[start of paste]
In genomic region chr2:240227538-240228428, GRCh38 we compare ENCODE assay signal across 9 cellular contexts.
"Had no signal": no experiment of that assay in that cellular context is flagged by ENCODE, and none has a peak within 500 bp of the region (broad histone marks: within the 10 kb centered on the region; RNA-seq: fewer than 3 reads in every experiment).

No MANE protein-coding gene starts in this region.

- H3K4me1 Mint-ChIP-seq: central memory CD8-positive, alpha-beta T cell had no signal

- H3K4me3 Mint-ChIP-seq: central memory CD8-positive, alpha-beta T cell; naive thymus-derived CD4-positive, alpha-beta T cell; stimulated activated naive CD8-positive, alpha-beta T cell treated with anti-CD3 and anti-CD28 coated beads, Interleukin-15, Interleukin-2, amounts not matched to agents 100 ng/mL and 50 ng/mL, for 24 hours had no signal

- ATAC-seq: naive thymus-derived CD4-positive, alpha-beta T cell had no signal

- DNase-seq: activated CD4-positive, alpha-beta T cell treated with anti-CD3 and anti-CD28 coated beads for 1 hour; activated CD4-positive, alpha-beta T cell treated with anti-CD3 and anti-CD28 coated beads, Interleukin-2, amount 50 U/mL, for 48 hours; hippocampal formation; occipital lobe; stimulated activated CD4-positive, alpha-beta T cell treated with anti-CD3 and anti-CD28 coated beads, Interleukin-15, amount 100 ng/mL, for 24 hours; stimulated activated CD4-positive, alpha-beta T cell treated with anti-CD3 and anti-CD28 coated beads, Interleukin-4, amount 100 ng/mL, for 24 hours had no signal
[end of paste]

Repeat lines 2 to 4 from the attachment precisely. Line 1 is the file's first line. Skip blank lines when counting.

"Had no signal": no experiment of that assay in that cellular context is flagged by ENCODE, and none has a peak within 500 bp of the region (broad histone marks: within the 10 kb centered on the region; RNA-seq: fewer than 3 reads in every experiment).

No MANE protein-coding gene starts in this region.

- H3K4me1 Mint-ChIP-seq: central memory CD8-positive, alpha-beta T cell had no signal